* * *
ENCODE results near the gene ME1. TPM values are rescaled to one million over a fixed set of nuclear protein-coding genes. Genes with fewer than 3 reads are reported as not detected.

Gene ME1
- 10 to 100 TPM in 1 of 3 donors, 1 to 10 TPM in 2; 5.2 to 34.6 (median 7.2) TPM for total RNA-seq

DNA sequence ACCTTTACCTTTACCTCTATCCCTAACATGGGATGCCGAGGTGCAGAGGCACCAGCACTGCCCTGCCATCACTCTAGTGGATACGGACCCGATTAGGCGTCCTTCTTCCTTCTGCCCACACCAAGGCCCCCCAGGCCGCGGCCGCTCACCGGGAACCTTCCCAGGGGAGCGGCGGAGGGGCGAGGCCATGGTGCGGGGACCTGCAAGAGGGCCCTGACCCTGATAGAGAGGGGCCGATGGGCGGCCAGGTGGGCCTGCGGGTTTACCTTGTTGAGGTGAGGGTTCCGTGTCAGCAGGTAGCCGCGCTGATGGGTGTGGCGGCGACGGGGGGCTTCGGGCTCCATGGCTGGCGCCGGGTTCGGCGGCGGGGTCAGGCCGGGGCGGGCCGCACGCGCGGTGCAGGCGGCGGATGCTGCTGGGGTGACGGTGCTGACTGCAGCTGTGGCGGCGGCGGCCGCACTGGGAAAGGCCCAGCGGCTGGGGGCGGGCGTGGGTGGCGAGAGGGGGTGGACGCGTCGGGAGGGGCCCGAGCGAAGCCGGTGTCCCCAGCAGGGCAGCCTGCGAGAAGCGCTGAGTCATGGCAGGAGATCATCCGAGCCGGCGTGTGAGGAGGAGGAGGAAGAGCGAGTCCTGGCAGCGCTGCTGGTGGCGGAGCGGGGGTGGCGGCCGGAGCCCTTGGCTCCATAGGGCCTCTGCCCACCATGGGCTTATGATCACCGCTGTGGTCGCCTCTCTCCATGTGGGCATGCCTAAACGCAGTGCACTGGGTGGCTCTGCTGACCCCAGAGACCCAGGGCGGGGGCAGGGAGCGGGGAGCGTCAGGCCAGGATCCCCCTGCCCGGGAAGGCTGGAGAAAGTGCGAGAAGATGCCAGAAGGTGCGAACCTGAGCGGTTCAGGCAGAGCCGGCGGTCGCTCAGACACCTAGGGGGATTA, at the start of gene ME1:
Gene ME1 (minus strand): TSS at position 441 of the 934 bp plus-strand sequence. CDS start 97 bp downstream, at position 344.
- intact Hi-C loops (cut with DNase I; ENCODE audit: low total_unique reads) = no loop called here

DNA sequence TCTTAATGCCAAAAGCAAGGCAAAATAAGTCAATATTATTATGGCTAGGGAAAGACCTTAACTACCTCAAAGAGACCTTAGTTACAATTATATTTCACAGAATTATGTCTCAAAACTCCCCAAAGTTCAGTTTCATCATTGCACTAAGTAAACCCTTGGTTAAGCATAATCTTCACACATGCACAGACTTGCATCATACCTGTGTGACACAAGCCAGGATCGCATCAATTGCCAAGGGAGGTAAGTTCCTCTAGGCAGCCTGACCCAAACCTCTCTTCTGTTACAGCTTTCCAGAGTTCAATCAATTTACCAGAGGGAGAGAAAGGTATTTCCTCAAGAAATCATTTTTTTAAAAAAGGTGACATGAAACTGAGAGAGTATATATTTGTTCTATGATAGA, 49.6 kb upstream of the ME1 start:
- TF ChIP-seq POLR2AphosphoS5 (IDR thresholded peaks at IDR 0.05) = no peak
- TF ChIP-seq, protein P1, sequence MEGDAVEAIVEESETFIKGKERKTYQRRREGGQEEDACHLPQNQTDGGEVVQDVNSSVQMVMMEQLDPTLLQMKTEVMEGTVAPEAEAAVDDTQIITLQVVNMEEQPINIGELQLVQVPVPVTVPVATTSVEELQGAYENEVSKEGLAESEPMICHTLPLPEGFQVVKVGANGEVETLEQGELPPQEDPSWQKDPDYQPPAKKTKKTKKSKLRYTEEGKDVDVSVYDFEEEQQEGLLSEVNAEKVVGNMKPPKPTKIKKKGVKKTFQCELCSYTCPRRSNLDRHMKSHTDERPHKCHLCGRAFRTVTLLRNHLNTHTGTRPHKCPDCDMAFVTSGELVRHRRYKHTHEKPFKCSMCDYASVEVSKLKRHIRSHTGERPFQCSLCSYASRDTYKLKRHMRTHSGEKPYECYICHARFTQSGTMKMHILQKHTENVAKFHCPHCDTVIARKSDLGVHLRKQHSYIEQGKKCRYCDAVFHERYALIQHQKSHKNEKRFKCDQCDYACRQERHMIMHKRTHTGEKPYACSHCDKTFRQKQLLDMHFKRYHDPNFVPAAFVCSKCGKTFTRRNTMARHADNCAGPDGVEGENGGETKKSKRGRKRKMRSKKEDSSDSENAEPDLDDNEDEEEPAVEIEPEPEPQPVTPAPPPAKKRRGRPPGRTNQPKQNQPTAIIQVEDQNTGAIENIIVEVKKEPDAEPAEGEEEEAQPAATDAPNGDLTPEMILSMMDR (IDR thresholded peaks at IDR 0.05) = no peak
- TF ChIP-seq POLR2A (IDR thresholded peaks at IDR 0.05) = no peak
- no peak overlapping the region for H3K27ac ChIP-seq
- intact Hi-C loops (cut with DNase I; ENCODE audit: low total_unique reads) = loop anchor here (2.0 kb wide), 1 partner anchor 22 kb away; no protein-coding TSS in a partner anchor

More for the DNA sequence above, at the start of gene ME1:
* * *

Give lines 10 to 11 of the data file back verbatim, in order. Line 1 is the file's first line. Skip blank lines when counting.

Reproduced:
- TF ChIP-seq POLR2A (IDR thresholded peaks at IDR 0.05) = no peak
- no peak overlapping the region for H3K27ac ChIP-seq